Florida Supreme Court Rejects Legislative Adoption of Daubert Standard for Expert Testimony

Featured Expert Contributor, Judicial Gatekeeping of Expert Evidence

 

Evan M. Tager, a Partner in the Washington, DC office of Mayer Brown LLP, with Matthew Waring, an Associate with the firm.

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The reliability standard that the Supreme Court articulated in Daubert v. Merrell Dow Pharmaceuticals, Inc. is generally considered the touchstone for determining whether expert testimony is admissible in court. But although all federal courts (and most state courts) follow Daubert, a handful of states still adhere to the much older Frye standard, which looks to whether a scientific technique is “sufficiently established to have gained general acceptance in the particular field in which it belongs.”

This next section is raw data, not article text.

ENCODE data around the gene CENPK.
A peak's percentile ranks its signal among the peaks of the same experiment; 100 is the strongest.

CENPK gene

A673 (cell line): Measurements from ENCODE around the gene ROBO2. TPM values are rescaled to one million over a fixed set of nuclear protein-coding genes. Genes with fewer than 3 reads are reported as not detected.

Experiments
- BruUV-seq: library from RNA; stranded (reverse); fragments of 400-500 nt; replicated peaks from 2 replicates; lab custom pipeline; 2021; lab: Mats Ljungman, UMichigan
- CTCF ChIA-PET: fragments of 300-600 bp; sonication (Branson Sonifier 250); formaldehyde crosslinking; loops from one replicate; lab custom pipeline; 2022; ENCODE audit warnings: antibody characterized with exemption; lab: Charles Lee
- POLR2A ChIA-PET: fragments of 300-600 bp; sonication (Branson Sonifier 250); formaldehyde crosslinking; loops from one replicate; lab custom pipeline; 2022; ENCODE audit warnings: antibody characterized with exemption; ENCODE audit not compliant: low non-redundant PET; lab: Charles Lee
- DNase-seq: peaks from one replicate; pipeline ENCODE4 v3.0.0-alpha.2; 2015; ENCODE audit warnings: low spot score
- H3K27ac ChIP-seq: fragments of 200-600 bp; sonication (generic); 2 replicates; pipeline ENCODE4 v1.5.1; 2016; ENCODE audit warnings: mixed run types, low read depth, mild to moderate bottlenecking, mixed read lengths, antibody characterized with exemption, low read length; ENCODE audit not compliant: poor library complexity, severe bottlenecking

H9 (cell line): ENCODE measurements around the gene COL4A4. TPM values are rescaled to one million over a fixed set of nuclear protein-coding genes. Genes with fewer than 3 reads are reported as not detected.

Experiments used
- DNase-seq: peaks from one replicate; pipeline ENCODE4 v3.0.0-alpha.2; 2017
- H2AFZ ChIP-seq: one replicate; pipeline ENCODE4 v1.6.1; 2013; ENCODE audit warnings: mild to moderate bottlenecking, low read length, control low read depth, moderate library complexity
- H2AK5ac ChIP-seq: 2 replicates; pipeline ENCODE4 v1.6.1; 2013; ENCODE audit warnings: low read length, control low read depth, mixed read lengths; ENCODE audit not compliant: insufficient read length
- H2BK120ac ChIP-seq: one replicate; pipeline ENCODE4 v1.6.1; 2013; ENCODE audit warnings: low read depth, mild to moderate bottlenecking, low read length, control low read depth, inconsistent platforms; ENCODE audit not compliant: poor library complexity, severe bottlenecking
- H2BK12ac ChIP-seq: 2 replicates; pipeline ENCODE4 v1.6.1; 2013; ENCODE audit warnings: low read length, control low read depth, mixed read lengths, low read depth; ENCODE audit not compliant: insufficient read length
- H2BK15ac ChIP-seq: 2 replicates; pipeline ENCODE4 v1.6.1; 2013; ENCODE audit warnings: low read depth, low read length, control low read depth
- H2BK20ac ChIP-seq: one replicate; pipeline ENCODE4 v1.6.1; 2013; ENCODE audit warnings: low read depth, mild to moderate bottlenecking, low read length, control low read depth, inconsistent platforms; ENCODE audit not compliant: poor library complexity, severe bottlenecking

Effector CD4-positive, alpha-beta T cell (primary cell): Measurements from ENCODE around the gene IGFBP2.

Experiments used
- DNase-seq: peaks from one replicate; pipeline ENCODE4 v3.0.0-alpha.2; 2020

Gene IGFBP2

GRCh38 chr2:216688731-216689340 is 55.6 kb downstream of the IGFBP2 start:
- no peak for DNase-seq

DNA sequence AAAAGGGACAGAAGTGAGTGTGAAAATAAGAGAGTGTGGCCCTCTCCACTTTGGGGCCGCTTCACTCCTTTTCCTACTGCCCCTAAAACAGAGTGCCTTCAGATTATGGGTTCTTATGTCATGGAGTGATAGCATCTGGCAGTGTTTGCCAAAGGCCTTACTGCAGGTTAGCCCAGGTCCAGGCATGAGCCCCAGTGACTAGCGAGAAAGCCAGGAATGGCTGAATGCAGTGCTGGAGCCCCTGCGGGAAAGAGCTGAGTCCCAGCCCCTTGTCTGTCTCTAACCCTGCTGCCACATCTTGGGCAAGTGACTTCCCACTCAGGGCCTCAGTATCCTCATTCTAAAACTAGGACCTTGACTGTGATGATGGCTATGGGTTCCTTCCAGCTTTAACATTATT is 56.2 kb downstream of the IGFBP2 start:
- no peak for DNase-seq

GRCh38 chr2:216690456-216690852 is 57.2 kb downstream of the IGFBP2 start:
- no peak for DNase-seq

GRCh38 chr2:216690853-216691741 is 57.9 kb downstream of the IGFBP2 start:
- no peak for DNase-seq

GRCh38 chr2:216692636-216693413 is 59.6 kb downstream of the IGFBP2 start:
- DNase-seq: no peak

In 2013, it appeared that Florida—one of these holdout states—had finally joined the ranks of Daubert jurisdictions when the Florida Legislature enacted legislation amending the Florida Rules of Evidence to incorporate the Daubert standard. But last month, in DeLisle v. Crane Co., the Supreme Court of Florida held that the legislature acted unconstitutionally, thwarting—at least for now—Florida’s entry into the league of Daubert jurisdictions. Continue reading “Florida Supreme Court Rejects Legislative Adoption of Daubert Standard for Expert Testimony”